To find the right level of digital spend against your overall budget will require some careful digging around in numbers, planning, research and bit of experience. There is never a right answer, in the same way, there is never a right answer to ‘what is the best car for me’ or anything else you might spend money on!
What we do know is that more and more time is spent on digital platforms, with social media in most age groups having as much screentime as traditional & subscription TV watching.
Therefore, if a large percentage of your budget is spent on out of home or display advertising it’s likely that it might not be the best way to get returns. However, in some industries, to reach those you want to engage with can be very hard just using digital channels. For example, reaching busy C level manager and directors, or say those high up in schools, will be more tricky than say those interested in fashion as the chances are, they will be in meetings a lot of the day and/or have less free time to surf around on social networks due to the nature of their work.
For some clients, we’ve had to turn them away or hugely tone down their hopes for what digital might be able to do for them, as the audiences and numbers simply aren’t there. In those instances, they should probably be spending 10% or less on their digital spend and putting more into exhibitions, networking events and other places where face to face contact is more profitable and beneficial. (Update April 2020 – hmmm, perhaps not for a good while!)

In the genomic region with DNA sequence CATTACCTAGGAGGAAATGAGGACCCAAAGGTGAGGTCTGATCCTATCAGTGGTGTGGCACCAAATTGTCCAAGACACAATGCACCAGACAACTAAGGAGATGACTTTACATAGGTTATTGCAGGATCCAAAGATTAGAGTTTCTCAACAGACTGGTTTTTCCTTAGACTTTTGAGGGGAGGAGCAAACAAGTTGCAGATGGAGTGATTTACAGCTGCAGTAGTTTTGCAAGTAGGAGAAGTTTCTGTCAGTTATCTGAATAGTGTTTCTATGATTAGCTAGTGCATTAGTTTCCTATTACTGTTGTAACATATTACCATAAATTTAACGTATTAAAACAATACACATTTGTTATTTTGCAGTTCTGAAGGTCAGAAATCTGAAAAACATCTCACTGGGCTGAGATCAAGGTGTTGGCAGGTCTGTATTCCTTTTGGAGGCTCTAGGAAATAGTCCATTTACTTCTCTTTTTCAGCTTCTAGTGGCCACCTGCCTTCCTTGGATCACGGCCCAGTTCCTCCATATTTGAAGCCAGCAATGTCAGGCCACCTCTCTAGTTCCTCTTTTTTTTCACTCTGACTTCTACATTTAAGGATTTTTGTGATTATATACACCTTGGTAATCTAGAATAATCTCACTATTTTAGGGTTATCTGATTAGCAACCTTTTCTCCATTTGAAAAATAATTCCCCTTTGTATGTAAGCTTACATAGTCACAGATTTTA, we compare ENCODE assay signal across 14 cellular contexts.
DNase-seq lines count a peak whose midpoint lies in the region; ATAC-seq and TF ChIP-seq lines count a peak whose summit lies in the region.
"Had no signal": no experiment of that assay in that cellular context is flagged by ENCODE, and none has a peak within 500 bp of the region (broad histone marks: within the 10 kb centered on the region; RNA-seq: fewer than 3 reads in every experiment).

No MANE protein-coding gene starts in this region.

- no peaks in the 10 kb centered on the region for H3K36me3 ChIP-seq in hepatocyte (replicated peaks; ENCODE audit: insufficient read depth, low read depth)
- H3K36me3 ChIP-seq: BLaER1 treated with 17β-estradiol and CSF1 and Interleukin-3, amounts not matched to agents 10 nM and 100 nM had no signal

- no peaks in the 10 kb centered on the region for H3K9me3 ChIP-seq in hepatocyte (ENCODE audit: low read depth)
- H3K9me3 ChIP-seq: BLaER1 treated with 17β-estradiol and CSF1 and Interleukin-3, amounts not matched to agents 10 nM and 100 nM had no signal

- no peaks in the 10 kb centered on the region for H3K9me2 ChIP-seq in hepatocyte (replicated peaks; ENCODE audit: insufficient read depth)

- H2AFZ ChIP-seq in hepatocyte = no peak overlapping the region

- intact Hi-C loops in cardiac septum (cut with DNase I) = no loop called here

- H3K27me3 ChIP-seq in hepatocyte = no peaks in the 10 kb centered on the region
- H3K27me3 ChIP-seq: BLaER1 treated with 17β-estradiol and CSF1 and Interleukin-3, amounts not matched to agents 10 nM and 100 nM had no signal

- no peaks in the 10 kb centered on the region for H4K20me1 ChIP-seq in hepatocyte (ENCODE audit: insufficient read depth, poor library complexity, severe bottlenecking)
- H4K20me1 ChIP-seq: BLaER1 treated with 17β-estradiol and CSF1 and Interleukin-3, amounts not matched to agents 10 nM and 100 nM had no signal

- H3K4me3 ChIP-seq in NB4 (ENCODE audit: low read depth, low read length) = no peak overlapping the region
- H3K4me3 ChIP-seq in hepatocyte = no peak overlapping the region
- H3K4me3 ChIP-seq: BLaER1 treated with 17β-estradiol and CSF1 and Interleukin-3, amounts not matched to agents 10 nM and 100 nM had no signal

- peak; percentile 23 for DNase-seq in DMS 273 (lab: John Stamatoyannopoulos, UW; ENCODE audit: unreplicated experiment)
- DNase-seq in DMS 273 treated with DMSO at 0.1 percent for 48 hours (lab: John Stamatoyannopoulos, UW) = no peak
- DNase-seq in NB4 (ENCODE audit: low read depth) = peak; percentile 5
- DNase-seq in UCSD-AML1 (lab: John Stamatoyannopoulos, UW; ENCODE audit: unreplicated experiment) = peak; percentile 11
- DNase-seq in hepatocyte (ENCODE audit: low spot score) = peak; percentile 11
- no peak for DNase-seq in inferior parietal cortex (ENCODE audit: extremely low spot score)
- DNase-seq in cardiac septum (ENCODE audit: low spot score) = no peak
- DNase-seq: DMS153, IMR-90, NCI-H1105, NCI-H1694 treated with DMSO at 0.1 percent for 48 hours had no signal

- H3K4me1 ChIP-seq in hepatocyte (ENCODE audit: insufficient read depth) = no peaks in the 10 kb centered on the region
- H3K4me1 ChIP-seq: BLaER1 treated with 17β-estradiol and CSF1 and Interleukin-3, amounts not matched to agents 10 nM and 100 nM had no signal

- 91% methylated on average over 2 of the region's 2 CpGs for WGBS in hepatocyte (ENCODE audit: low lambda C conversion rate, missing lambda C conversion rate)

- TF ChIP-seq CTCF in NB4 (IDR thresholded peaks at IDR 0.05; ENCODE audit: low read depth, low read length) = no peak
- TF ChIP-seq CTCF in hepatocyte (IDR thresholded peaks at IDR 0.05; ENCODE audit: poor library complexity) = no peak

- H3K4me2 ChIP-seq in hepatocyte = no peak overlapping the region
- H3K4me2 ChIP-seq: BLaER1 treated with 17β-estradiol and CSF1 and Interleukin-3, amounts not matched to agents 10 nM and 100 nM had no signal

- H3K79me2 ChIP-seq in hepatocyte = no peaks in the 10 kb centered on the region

If you’re not sure about what might be possible then just drop us a line and we can have a chat!
Measuring the ROI from any marketing can be tricky at the best of times, let alone if your business has offline and online interaction points – which, let’s face it, is most businesses. It’s rare for a business to be 100% online as often there will be some sort of interaction which takes place on the phone or face to face or perhaps even through direct mail etc. Even digital channels like email and social are hard to properly trace back to the source. To create the perfect online business, you have to be a pure e-commerce retailer. Those businesses are rare and as a percentage of all marketing spend in the UK, my guess is that is in the small single percent.